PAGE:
To live this way is to replace the high-pressure quest for work-life balance with something more reasonable: a deliberate kind of imbalance.
4. Focus on what you’ve already completed, not just what’s left to do
Since the quest to get everything done is interminable by definition, it’s easy to grow despondent and self-reproachful when you can’t get through your whole to-do list.
One counter-strategy is to keep a “done list,” which starts empty first thing in the morning, but which you can gradually fill in throughout the day as you get things done.
It’s a cheering reminder that you could have spent the day doing nothing remotely constructive…yet you didn’t.
5. Consolidate your caring
Social media is a giant machine for getting you to spend your time caring about the wrong things—and too many of them at once.
We’re exposed to an unending stream of atrocities and injustices, each of which might have a legitimate claim on our time and our charitable donations, but which add up to something no human could ever effectively address comprehensively.
Once you grasp that fact fully, it’s good to consciously pick your battles in charity, activism, and politics—and devote your spare time only to those specific causes. Focus your capacity for care, so you don’t burn out.
6. Embrace boring and single-purpose technology
Digital distractions allow us to escape to a realm where painful human limitations don’t seem to apply: scrolling idly around online, you need never feel bored or constrained in your freedom of action, which isn’t the case when it comes to doing work that matters.
You can combat this by making your devices as boring as possible, removing social media apps and if you dare, email.
It’s also helpful to choose devices with only one purpose, such as the Kindle reader.
Otherwise, temptations will be only a swipe away, and you’ll feel the urge to check your screens anytime you’re bored or facing a challenge in your work.
7. Seek out novelty in the mundane
Time seems to speed up as we age, likely because our brains encode the passage of years based on how much information we process in any given interval.
While children have many novel experiences and time, therefore, seems slower to them, the routinization of older people’s lives means that time seems to pass at an ever-increasing rate.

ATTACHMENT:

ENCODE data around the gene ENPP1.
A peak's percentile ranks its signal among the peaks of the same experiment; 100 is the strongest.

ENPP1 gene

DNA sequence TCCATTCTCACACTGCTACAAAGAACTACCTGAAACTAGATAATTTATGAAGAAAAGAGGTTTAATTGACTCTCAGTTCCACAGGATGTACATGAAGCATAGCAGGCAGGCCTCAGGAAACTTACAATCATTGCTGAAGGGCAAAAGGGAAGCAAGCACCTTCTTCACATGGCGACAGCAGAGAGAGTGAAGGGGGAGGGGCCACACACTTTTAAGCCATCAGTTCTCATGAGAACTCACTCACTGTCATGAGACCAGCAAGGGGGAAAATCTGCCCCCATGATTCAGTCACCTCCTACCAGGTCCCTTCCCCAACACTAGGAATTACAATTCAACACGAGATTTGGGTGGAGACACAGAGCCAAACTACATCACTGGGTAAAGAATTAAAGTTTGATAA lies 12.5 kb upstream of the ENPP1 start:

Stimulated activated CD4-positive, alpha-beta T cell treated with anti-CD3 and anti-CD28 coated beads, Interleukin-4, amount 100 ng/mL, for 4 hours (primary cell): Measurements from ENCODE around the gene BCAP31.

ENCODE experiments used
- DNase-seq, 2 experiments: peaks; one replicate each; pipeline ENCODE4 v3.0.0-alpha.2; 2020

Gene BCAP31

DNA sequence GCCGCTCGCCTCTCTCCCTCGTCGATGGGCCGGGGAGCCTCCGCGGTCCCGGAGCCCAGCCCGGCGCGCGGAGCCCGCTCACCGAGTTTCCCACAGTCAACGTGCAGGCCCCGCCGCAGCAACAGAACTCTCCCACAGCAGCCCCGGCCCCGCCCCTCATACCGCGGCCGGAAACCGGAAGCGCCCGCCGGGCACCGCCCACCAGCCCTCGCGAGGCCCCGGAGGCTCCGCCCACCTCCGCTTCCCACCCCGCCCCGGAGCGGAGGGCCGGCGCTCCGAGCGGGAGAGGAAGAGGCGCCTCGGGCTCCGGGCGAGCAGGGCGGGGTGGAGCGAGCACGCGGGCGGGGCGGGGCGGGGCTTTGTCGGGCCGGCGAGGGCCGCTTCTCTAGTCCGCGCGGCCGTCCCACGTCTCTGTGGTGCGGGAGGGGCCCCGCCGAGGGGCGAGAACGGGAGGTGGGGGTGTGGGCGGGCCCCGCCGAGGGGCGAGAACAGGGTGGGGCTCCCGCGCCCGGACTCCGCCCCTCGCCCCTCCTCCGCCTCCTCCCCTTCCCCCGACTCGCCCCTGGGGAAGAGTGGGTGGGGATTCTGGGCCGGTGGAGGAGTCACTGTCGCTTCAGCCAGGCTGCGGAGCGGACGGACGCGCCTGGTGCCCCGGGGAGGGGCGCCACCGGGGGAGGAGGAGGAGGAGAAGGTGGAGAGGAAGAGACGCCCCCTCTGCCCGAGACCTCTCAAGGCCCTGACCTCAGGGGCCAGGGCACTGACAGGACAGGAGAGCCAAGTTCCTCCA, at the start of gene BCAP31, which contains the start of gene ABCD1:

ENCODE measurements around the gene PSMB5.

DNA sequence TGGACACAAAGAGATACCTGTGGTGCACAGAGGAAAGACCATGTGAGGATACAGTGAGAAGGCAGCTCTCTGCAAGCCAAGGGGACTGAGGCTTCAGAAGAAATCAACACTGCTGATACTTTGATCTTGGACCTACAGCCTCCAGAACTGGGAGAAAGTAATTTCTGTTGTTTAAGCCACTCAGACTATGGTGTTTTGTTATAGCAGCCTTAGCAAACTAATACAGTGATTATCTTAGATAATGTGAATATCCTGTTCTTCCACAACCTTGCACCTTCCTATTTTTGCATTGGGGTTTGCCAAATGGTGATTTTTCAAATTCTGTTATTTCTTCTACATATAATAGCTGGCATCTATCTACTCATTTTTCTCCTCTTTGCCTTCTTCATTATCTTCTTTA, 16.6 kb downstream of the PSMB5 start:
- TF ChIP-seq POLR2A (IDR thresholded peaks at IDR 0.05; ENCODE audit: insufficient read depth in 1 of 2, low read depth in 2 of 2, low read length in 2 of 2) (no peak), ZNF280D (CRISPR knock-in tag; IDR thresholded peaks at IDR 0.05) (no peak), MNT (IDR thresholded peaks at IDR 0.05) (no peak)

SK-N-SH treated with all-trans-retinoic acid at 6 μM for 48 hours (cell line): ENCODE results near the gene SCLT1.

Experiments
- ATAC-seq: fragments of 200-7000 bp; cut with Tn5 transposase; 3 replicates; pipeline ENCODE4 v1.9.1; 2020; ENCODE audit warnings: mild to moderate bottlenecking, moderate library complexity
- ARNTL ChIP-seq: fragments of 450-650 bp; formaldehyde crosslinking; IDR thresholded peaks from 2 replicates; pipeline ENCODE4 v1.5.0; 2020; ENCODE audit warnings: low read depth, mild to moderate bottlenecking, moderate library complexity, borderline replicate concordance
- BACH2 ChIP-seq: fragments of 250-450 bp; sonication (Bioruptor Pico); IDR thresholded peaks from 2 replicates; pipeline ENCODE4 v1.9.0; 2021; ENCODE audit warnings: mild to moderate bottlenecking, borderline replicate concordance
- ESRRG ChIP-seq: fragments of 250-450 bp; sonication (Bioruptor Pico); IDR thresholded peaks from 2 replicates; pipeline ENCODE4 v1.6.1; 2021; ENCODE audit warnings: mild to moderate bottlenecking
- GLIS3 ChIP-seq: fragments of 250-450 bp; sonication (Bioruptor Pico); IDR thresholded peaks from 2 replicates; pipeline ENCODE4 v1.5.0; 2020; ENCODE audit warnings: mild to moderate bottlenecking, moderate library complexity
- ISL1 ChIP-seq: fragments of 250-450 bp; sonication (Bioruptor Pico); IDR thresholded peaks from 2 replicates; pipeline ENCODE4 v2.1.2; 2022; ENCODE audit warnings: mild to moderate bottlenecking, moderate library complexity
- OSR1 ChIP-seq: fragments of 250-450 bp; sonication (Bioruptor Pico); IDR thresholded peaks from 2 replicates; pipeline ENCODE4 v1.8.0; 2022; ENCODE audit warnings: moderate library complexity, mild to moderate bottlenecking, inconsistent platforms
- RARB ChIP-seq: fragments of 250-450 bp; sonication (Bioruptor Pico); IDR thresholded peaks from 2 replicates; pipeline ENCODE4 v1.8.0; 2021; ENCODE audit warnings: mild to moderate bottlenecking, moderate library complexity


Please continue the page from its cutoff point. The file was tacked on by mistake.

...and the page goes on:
The standard advice is to combat this by cramming more novel experiences into your life.
That can help, but it’s not always practical.
An alternative is to pay more attention to every moment, however mundane—to find novelty by plunging more deeply into your present life.
Try going on unplanned walks to see where they lead you, taking up drawing or birdwatching, or playing “I Spy” with a child—whatever draws your attention into the moment more fully.
8. Be a researcher in relationships
The desire to feel in control of our limited time causes numerous problems in relationships, resulting not only in controlling behavior, but also commitment-phobia, the inability to listen, boredom, and missing out on the richness of communal experiences with others.
When faced with a challenging or boring moment in a relationship, try being curious about the person you’re with, rather than controlling.
Curiosity is a stance well-suited to the inherent unpredictability of life with others because it can be satisfied by their behaving in ways you like or dislike—whereas if you demand a certain result instead, you’ll often be frustrated.
9. Cultivate instantaneous generosity
Whenever a generous impulse arises in your mind, give in to it right away rather than putting it off.
Don’t wait to figure out if the recipient deserves your generosity or if you really have the time to be generous right now (with all of the work you have left to do!).
Just do it. The rewards are immediate, too, because generous action reliably makes you feel much happier.
10. Practice doing nothing
When it comes to the challenge of using your four thousand weeks well, the capacity to do nothing is indispensable, because if you can’t bear the discomfort of not acting, you’re far more likely to make poor choices with your time, such as attempting to hurry activities that can’t be rushed, or feeling you ought to spend every moment being “productive,” regardless of whether the tasks in question really matter.
Doing nothing means resisting the urge to manipulate your experience or the people and things in the world around you, and letting things be as they are.
You can try the “do-nothing” meditation, where you set a timer for 5-10 minutes and then try doing nothing; if you catch yourself doing something—thinking, say, or even just focusing on your breath—gently let go of doing it.
As you keep letting go, you’ll increase your ability to do nothing, and gradually regain your autonomy. You’ll no longer be so motivated by the attempt to evade how reality feels here and now; instead, you’ll learn to calm down, and to make better choices with your brief allotment of life.